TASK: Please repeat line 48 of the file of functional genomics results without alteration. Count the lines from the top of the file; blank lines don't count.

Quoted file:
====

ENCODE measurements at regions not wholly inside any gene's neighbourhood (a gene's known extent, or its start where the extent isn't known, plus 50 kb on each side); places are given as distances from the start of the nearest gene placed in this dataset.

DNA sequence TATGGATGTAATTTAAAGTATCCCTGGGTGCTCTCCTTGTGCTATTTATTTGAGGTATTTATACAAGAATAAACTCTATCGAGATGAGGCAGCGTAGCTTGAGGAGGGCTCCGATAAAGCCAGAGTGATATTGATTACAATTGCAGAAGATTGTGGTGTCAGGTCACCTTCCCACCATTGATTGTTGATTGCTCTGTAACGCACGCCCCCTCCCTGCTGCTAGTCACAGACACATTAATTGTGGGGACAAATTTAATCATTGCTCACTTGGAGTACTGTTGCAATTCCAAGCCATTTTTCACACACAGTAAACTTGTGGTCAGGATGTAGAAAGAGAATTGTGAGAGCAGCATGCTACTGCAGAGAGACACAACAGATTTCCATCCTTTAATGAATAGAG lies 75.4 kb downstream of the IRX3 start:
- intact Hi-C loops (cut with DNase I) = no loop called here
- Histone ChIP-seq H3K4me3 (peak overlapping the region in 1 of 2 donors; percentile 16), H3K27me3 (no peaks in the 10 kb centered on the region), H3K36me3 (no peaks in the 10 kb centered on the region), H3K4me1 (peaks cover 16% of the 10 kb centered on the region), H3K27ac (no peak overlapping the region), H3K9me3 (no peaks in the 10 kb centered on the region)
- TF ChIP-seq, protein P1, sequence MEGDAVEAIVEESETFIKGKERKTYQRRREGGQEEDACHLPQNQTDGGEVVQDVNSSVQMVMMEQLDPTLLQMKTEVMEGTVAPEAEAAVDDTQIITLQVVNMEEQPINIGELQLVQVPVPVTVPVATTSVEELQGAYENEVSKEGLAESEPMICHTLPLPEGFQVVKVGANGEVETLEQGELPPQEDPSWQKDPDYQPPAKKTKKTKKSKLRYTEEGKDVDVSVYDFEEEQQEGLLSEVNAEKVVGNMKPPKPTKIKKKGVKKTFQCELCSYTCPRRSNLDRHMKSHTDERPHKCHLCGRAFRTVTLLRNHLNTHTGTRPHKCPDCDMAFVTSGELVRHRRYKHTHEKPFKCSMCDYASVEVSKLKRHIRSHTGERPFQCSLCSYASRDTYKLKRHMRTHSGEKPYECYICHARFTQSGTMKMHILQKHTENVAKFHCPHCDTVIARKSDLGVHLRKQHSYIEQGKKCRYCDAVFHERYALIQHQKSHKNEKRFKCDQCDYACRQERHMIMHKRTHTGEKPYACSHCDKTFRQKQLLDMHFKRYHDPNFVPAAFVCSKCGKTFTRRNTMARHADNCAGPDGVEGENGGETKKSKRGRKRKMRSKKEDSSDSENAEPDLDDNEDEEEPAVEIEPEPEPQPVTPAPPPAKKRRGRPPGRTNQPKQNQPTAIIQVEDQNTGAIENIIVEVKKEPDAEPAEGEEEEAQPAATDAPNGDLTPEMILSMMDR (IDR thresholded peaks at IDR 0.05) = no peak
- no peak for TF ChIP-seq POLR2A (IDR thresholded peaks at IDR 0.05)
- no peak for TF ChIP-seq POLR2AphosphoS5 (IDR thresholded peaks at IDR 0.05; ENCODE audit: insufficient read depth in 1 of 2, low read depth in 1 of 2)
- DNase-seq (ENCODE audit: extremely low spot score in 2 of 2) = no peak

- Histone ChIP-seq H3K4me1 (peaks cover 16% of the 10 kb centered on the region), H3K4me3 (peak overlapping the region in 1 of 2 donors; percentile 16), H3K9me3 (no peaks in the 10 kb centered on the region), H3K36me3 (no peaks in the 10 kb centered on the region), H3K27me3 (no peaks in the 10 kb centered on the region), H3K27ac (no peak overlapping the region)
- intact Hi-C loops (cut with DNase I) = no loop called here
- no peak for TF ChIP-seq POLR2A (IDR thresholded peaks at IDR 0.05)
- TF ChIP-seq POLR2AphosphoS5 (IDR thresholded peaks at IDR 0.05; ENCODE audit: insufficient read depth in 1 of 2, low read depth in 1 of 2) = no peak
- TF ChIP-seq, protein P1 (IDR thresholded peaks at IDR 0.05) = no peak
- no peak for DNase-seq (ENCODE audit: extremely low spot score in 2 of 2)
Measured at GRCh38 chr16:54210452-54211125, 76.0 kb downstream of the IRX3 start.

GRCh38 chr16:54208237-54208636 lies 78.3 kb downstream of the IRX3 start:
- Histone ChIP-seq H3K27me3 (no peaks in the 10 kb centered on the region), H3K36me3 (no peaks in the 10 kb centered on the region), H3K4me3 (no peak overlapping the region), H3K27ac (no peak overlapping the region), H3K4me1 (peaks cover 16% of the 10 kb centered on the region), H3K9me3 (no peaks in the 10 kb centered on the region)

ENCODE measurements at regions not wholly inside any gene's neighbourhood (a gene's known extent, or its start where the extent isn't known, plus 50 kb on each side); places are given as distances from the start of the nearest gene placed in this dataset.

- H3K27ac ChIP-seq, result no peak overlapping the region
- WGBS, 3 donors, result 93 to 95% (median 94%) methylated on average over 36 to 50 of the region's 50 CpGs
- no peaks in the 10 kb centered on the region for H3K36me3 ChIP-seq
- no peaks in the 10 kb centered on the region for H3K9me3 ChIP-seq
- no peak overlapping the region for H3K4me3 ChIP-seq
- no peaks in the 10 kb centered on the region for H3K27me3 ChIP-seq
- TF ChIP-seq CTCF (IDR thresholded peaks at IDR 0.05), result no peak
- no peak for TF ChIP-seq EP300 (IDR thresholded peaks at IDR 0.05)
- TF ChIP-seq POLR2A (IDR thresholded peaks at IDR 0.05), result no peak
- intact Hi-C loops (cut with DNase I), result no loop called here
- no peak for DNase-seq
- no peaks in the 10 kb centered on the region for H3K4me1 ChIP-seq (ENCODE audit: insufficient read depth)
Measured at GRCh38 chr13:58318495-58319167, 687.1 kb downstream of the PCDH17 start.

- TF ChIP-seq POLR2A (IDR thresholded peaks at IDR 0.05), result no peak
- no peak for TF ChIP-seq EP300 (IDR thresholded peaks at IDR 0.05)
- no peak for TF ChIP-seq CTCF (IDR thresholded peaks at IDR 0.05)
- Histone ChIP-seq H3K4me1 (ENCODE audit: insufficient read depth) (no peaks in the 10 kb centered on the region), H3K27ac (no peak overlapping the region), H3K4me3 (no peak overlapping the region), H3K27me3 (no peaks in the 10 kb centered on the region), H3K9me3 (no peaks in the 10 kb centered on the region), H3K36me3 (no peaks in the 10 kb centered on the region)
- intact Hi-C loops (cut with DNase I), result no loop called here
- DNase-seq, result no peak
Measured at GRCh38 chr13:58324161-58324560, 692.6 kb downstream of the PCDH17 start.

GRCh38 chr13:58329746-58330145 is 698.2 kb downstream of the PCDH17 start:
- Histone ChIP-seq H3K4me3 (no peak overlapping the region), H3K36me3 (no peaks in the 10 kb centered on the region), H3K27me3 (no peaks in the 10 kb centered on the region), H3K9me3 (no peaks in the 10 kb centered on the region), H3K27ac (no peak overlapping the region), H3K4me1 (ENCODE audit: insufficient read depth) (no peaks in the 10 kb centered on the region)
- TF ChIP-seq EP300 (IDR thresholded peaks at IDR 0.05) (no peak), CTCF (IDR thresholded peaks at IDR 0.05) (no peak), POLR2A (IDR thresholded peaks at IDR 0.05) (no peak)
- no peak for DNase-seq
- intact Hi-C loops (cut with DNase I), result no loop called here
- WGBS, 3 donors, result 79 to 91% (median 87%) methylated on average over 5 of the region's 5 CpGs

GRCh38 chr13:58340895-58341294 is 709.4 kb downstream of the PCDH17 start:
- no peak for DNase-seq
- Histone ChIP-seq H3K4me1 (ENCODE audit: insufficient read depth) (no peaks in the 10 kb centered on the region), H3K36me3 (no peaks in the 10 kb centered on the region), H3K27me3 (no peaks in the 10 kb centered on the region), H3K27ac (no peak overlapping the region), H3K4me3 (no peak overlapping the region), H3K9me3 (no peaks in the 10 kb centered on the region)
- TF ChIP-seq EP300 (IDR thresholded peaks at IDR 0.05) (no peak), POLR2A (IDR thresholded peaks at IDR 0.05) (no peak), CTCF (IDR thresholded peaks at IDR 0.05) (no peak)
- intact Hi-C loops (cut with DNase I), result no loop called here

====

- TF ChIP-seq EP300 (IDR thresholded peaks at IDR 0.05) (no peak), POLR2A (IDR thresholded peaks at IDR 0.05) (no peak), CTCF (IDR thresholded peaks at IDR 0.05) (no peak)